Ministry and help to poor[edit]

Portrait by Nicole Macdonald

For over four decades, the Reverend Charleszetta Waddles, affectionately known as "Mother Waddles," devoted her life to providing food, hope, and human dignity to the downtrodden and disadvantaged people of Detroit. Founder, director, and spiritual leader of the Mother Waddles Perpetual Mission, Inc., a nonprofit, nondenominational organization run by volunteers and dependent on private donations, Waddles believed that the church must move beyond religious dogma to focus on the real needs of real people.

Following a period of diligent bible study, Charleszetta Waddles became an ordained as a minister in the First Pentecostal Church. She was later re-ordained, in the International Association of Universal Truth. In 1950, her religious teachings gave shape and inspiration to the founding of the Helping Hand Restaurant. In Detroit's skid row surrounded by flophouses she offered meals for as little as 35 cents. Unlike the “soup kitchens” of the Depression era, where the destitute lined up with a tin cup for a handout, Mother Waddles’ establishment boasted of white tablecloths, a flower on every table and uniformed waitresses. Those who could not pay could eat for free, while those who could afford to often paid as much as three dollars for a cup of coffee. At first Mother Waddles did all the cooking, dishwashing and laundry herself, but as time went by, dozens of dedicated volunteers joined her. The restaurant remained open until 1984 when a fire forced its closure.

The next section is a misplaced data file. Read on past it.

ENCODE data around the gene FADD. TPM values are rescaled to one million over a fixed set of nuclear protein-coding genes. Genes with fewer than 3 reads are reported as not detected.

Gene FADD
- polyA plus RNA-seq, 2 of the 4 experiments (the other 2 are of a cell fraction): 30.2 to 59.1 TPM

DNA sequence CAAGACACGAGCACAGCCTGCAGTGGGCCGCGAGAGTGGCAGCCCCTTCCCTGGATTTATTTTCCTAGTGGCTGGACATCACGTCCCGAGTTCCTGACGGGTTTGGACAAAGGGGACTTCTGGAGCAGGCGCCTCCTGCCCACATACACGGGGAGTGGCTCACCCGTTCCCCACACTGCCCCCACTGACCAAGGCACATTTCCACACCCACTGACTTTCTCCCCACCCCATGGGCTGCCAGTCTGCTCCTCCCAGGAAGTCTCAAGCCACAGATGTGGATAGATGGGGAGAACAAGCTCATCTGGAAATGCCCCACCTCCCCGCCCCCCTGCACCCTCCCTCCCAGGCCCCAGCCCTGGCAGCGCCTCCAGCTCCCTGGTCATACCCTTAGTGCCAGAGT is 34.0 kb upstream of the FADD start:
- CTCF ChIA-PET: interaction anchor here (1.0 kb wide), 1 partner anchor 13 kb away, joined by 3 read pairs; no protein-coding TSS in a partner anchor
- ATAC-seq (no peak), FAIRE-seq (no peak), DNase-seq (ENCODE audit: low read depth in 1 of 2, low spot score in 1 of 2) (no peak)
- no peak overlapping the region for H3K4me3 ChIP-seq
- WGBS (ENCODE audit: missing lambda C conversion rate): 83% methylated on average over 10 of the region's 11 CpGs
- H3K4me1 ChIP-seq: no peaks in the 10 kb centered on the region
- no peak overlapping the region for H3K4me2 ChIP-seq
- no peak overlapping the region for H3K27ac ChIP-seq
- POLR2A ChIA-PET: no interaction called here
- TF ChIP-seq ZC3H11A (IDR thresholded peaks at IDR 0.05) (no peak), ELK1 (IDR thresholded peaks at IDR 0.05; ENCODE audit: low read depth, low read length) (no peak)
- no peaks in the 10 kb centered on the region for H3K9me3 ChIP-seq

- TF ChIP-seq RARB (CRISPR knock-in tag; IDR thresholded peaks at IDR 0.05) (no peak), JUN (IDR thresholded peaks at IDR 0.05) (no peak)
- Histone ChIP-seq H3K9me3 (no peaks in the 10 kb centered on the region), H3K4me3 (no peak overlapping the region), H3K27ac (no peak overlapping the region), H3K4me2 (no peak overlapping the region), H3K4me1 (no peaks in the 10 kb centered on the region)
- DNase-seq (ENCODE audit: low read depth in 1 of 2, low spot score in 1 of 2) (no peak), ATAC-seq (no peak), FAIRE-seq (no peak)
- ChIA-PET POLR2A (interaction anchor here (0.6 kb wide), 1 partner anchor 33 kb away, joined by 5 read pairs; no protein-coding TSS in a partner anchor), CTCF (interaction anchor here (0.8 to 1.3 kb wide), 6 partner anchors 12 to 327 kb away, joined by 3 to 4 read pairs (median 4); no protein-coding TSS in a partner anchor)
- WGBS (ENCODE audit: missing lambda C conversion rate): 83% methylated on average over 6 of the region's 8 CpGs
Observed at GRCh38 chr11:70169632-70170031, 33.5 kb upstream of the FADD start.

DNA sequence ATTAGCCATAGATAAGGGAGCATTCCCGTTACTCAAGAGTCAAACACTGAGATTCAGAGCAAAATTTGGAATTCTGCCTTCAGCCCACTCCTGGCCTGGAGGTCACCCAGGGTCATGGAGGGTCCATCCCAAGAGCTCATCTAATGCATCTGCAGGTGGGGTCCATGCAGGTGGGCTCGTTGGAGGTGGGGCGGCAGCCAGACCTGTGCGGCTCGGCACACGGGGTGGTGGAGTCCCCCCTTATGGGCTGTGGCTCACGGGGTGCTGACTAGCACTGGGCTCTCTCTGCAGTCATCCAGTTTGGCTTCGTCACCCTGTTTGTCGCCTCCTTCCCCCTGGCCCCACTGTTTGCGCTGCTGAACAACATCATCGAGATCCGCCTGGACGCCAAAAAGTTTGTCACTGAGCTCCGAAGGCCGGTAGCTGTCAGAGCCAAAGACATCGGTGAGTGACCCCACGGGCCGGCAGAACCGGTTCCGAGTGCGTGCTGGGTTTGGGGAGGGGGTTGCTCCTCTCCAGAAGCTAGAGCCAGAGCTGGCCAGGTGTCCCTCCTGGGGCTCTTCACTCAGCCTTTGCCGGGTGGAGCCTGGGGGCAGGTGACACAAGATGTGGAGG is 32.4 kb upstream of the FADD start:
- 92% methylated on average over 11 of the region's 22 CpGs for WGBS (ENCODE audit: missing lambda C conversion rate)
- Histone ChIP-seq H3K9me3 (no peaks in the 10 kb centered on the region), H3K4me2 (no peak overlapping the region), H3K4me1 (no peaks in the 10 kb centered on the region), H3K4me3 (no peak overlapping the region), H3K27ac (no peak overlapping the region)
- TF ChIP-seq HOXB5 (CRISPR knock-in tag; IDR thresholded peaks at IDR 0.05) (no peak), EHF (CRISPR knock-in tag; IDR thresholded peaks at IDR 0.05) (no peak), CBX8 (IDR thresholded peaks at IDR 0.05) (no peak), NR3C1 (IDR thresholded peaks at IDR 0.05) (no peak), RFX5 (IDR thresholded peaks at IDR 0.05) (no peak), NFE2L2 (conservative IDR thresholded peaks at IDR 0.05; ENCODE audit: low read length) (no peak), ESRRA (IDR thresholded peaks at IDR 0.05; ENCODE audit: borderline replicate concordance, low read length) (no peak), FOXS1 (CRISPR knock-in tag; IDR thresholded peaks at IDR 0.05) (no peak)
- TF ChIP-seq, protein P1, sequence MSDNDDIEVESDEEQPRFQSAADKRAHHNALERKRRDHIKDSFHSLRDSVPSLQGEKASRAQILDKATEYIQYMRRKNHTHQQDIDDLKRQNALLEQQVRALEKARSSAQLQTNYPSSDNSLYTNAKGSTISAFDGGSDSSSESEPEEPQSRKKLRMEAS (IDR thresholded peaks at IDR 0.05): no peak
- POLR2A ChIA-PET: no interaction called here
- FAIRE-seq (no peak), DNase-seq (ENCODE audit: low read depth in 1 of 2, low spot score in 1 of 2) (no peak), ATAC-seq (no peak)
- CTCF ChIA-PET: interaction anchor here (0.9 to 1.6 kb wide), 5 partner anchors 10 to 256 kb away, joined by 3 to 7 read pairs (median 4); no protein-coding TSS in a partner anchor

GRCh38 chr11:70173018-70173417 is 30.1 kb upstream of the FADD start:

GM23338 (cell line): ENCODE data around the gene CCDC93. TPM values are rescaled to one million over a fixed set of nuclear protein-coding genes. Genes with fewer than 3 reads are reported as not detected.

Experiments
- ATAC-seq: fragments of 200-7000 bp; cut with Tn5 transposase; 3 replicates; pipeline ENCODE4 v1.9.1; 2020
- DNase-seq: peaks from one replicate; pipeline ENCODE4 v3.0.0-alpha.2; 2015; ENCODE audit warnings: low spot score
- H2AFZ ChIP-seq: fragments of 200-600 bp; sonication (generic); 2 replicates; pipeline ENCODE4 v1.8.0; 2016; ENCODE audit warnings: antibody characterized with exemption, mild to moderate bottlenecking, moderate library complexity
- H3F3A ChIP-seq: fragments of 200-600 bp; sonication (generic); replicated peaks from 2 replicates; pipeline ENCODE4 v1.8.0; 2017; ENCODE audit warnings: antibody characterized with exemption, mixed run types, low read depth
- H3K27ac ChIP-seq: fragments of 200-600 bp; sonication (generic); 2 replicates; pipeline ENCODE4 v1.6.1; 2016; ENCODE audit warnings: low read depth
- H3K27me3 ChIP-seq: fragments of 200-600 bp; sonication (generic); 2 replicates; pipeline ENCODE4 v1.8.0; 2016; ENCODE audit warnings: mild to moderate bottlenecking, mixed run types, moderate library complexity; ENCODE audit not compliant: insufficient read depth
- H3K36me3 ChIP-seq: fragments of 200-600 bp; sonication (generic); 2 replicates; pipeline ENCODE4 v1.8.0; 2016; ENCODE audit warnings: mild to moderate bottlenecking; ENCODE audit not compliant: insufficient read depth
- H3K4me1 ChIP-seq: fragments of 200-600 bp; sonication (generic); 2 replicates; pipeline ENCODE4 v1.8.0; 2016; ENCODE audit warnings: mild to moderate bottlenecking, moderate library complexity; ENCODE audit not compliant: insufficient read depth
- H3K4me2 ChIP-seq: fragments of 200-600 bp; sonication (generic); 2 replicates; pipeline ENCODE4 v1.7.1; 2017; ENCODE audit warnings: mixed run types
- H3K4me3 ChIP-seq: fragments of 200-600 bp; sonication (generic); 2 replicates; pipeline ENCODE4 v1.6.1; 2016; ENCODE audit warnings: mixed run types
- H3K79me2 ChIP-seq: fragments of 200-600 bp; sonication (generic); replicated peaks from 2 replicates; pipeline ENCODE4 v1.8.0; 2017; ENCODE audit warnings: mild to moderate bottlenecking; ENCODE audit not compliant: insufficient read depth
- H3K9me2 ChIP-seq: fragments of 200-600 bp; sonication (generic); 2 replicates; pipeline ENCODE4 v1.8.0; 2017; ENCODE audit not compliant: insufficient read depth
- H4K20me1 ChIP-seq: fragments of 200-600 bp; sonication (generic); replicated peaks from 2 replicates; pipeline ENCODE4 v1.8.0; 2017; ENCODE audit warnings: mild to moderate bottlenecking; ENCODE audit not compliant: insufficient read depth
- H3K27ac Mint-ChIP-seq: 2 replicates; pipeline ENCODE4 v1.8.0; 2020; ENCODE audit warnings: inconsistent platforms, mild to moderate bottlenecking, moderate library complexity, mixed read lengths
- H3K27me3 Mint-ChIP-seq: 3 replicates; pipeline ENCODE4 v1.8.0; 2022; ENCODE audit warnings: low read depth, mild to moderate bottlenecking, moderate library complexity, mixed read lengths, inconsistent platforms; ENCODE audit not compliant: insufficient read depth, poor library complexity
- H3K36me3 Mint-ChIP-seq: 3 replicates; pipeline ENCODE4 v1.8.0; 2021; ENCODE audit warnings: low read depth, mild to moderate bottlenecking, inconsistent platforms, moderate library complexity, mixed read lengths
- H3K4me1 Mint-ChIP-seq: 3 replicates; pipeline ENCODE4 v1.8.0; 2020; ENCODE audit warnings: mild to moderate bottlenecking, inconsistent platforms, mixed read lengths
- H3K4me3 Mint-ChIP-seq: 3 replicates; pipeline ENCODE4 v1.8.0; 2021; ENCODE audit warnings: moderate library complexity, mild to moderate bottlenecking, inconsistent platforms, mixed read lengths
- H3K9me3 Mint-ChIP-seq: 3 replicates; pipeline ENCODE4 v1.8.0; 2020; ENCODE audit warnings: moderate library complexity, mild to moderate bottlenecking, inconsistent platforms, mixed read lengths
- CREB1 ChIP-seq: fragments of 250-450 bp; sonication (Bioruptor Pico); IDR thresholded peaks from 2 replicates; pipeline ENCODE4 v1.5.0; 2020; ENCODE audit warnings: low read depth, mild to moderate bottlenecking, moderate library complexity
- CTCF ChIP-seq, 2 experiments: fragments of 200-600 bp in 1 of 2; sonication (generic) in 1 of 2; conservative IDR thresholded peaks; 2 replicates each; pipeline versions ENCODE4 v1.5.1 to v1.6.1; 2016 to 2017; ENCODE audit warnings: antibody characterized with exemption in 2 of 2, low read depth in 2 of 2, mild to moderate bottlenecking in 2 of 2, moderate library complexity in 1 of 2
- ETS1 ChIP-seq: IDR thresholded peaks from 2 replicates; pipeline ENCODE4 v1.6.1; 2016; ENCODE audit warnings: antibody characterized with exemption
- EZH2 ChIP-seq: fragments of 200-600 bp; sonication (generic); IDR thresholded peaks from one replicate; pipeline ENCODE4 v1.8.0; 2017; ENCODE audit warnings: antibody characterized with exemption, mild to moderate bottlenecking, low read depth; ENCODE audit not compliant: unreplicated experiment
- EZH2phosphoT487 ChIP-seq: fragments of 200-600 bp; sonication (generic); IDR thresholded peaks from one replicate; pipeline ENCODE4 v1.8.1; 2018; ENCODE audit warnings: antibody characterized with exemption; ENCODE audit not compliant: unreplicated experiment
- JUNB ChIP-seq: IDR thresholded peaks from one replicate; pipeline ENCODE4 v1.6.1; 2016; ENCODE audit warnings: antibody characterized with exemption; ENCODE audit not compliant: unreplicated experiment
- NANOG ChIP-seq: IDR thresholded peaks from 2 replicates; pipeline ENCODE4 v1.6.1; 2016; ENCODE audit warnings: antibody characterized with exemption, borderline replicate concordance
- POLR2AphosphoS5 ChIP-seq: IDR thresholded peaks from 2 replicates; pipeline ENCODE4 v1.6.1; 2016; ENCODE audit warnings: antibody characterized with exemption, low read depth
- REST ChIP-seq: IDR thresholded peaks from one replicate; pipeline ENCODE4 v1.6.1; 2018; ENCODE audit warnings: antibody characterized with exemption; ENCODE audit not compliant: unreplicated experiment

In 1956 Waddles convinced an inner-city landlord to let her use a vacant storefront at no cost. It was at this property, located in a crime-ridden area of Detroit that she established Mother Waddles Perpetual Mission for Saving Souls of All Nations. Its name was later shortened to: Mother Waddles Perpetual Mission. Fires, financial setbacks and other problems forced the mission to move several times over the years, but its spirit and goals remained the same. Thousands of needy people walked through the doors of the mission. At times over 200 volunteers were available to help provide for and assist the needy.